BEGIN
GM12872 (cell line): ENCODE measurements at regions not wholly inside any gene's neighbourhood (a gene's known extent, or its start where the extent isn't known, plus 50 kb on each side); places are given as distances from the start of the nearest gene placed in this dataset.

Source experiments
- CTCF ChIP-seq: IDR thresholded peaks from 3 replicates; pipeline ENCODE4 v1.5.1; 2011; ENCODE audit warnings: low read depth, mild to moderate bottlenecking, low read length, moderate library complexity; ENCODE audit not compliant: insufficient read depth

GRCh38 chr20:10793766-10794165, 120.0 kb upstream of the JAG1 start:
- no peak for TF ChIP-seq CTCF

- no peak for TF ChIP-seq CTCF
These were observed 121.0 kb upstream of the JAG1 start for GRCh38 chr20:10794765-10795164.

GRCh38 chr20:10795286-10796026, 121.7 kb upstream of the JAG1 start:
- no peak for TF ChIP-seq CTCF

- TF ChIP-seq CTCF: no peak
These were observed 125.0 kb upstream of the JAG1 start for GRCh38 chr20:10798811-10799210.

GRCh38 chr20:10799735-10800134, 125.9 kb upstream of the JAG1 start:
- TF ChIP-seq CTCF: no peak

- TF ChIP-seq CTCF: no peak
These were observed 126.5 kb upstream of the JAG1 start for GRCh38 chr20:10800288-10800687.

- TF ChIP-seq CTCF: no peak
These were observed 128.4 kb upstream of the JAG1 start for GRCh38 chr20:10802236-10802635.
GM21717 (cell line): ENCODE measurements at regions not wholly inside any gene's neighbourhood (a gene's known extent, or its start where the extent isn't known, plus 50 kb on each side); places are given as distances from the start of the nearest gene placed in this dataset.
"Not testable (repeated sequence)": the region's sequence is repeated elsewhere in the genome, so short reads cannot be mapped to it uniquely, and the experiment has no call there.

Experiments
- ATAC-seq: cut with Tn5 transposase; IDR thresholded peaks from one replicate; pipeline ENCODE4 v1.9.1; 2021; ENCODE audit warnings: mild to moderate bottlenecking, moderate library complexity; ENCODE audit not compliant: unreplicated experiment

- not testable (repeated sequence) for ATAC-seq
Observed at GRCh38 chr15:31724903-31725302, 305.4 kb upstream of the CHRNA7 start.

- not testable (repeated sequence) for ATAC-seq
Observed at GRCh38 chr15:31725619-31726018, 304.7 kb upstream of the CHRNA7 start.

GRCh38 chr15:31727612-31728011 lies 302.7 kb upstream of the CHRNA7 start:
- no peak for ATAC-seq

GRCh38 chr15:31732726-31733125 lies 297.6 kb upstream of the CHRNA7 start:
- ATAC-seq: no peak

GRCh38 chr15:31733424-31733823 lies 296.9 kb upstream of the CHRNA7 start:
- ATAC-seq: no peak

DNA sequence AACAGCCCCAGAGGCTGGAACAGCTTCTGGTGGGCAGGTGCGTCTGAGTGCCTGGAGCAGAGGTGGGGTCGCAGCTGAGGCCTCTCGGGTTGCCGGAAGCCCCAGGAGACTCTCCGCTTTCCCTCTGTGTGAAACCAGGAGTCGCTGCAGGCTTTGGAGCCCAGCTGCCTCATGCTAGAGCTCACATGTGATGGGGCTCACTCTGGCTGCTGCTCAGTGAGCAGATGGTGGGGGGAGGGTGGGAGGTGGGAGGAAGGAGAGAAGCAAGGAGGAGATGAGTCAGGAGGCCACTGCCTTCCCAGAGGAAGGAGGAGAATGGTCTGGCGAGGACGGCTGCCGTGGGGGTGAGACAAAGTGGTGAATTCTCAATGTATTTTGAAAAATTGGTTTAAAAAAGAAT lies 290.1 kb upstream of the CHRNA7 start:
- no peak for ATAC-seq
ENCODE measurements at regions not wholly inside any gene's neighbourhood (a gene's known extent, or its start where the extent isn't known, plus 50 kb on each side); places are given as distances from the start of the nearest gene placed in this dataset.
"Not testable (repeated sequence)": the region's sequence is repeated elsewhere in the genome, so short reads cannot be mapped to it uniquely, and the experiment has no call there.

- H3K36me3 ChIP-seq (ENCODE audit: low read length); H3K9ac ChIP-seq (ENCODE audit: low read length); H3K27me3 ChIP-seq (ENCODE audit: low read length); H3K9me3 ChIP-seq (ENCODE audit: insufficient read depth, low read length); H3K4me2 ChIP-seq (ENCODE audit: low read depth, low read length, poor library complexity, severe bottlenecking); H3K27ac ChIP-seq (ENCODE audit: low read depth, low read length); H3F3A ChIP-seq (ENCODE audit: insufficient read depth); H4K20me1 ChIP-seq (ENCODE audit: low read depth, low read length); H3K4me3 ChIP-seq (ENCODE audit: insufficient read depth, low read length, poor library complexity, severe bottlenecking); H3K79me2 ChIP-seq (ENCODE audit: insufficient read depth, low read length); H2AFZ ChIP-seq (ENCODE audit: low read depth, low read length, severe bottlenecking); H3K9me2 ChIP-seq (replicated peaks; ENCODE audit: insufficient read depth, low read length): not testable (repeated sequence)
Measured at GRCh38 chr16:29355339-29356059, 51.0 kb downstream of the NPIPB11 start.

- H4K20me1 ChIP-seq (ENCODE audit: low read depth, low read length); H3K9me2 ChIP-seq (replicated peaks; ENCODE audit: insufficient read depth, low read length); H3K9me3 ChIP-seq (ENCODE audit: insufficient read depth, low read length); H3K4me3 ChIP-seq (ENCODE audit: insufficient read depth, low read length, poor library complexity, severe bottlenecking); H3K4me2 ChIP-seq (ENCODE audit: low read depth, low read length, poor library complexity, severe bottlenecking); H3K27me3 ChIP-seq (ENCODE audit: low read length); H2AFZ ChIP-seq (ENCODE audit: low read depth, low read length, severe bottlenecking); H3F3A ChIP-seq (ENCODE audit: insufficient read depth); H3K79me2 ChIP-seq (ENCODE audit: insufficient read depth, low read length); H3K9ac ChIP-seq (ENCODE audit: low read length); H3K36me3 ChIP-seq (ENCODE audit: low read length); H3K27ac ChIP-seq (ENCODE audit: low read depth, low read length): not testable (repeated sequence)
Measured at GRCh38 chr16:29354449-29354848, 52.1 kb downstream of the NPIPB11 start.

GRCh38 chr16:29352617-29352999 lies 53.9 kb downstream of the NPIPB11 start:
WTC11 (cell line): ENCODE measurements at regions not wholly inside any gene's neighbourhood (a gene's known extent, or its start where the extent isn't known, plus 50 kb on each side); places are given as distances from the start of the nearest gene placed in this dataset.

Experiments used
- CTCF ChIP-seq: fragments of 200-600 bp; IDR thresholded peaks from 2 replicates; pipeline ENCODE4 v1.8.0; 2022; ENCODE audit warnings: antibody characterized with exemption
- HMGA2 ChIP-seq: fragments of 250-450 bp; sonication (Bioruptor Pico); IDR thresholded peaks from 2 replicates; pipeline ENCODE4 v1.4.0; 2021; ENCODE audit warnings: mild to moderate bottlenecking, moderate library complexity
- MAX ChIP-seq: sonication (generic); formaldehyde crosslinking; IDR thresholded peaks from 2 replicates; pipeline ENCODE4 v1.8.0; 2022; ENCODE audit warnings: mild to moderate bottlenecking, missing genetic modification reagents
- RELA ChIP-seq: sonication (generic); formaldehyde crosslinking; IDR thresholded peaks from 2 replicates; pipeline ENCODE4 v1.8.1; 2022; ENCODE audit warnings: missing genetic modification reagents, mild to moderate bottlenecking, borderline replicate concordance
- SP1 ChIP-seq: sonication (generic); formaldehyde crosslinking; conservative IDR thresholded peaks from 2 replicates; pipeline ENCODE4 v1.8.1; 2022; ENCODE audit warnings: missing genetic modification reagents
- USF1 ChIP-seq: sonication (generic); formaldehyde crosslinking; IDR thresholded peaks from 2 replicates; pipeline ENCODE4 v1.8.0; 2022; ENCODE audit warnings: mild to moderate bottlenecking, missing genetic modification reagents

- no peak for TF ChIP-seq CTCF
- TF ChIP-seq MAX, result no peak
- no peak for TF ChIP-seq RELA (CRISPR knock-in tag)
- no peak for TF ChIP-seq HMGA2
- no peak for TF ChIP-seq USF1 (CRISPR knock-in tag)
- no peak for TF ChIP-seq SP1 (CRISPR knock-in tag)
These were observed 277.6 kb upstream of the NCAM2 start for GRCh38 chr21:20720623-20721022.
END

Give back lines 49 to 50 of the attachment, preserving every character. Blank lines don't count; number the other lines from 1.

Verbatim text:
- no peak for TF ChIP-seq CTCF
- TF ChIP-seq MAX, result no peak